In a small building on Al-Jadeed Street, in the heart of Kuwait’s commercial district, NBK opened its doors for the first time on 15th November, 1952. Through its establishment of commercial credits, currency exchange, and regular banking transactions, NBK soon proved its importance as a contributor towards the development of Kuwait.
Throughout the 1950s, as a new era of economic freedom and independence began in the State of Kuwait, NBK offered support and assistance to individuals and businesses and well as funding for infrastructure projects. The establishment of NBK provided a spark of economic independence that fueled the nation’s growth through the succeeding decades. Had it not been for the initiative of Kuwait’s merchants of the late-1940s and early-1950s the course of Kuwait’s economic growth might have emerged rather differently.
Throughout its history NBK has maintained a key role at the heart of Kuwait’s commercial society. Twice it played a major role in replacing the local currency; once in 1959 when the Indian rupee was replaced by what became known as the Gulf rupee, and again in 1961 when the Kuwait Monetary Council withdrew the rupee in favor of the Kuwaiti dinar.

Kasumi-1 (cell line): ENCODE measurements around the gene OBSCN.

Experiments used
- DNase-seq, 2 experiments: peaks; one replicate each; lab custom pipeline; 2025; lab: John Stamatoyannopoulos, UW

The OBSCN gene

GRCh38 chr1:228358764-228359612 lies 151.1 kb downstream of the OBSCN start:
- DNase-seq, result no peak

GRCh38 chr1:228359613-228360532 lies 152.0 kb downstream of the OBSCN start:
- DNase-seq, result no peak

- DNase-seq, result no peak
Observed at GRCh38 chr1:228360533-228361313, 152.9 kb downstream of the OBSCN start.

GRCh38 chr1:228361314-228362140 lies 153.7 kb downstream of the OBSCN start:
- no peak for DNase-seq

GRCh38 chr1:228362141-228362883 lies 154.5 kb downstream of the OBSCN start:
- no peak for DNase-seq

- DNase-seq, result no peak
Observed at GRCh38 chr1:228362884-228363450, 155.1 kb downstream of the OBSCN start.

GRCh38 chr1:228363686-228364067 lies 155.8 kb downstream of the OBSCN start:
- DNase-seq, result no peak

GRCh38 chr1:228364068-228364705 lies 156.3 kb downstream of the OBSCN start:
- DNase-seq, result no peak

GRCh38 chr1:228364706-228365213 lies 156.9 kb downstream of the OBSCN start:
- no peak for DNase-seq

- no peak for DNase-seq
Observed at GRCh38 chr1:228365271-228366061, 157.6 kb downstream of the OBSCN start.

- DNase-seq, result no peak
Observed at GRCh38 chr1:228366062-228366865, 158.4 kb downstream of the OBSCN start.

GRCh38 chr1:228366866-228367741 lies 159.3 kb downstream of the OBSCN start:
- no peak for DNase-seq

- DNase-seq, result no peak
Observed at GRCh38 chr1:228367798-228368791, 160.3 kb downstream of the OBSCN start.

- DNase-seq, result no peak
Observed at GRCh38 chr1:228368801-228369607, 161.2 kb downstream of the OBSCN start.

Kuwait continued to grow as an independent state and NBK continued funding of infrastructure and development projects to build the country. These projects have included desalination plants, electricity plants, road networks, building and developing oilfields and refineries, building hospitals and schools, and supporting construction development - all of which have opened windows to the future of Kuwait.
NBK has remained faithful to the Kuwait economy through good times and bad. In 1982, when the Kuwait Stock Market suffered what became known as the Souk Al-Manakh crisis, the balanced and conservative work of NBK resulted in it being the only bank that was not adversely affected by the crash.
Indeed, prior to the crisis NBK had warned several times of such a crash occurring. 1982 also marked another significant event in the history of NBK. For the first thirty years of its life NBK engaged respected and experienced non-Arabs in the role of General Manager. This time though NBK would appoint Ibrahim Shukri Dabdoub, who first joined NBK in 1961, as the first Arab CEO of the National Bank of Kuwait.